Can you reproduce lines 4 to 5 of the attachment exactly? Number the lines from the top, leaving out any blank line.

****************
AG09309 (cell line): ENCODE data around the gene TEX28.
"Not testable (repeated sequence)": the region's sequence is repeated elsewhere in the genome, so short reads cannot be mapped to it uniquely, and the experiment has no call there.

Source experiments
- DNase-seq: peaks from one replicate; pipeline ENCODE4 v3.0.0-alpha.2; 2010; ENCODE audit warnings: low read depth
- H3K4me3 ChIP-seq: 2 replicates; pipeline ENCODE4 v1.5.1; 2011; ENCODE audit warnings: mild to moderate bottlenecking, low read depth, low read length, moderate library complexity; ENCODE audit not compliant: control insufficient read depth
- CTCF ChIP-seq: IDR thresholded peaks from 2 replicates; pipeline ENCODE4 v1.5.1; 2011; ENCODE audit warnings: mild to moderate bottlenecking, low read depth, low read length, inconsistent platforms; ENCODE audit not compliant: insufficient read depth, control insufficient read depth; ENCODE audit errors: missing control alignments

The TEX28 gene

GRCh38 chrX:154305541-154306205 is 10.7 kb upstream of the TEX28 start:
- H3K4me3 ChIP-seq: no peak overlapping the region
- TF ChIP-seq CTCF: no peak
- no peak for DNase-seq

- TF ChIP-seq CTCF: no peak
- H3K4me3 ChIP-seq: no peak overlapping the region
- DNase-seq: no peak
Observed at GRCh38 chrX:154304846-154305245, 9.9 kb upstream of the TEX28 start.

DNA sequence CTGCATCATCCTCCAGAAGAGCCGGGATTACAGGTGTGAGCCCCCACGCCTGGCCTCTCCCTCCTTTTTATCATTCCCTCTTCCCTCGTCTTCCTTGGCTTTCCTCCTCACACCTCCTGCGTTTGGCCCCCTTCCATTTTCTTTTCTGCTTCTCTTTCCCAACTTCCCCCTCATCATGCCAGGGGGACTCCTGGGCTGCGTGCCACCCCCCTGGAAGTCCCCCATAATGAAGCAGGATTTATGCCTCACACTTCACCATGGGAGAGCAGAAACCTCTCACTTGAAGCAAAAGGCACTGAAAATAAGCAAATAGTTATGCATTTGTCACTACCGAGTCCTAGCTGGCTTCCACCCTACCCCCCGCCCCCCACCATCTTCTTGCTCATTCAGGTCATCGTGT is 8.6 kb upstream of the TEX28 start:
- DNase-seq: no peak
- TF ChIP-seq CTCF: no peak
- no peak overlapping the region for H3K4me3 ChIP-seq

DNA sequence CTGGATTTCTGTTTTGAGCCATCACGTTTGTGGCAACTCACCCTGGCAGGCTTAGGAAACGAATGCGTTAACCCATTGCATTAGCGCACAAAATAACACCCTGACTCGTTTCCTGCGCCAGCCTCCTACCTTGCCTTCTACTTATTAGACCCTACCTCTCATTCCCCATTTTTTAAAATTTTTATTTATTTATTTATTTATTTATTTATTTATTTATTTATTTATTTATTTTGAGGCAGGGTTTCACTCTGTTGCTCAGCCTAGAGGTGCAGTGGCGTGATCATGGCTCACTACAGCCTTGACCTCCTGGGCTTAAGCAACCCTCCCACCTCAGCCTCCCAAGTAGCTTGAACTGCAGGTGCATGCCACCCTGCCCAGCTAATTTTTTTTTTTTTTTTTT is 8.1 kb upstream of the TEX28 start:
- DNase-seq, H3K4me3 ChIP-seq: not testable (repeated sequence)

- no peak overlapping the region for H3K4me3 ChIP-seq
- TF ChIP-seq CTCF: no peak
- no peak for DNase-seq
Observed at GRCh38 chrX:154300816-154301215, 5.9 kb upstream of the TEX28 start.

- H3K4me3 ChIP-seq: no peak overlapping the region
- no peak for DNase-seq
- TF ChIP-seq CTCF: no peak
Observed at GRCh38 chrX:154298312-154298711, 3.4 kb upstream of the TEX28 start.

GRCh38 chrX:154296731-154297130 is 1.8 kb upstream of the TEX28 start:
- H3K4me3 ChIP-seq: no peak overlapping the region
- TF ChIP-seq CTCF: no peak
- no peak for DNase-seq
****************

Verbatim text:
- DNase-seq: peaks from one replicate; pipeline ENCODE4 v3.0.0-alpha.2; 2010; ENCODE audit warnings: low read depth
- H3K4me3 ChIP-seq: 2 replicates; pipeline ENCODE4 v1.5.1; 2011; ENCODE audit warnings: mild to moderate bottlenecking, low read depth, low read length, moderate library complexity; ENCODE audit not compliant: control insufficient read depth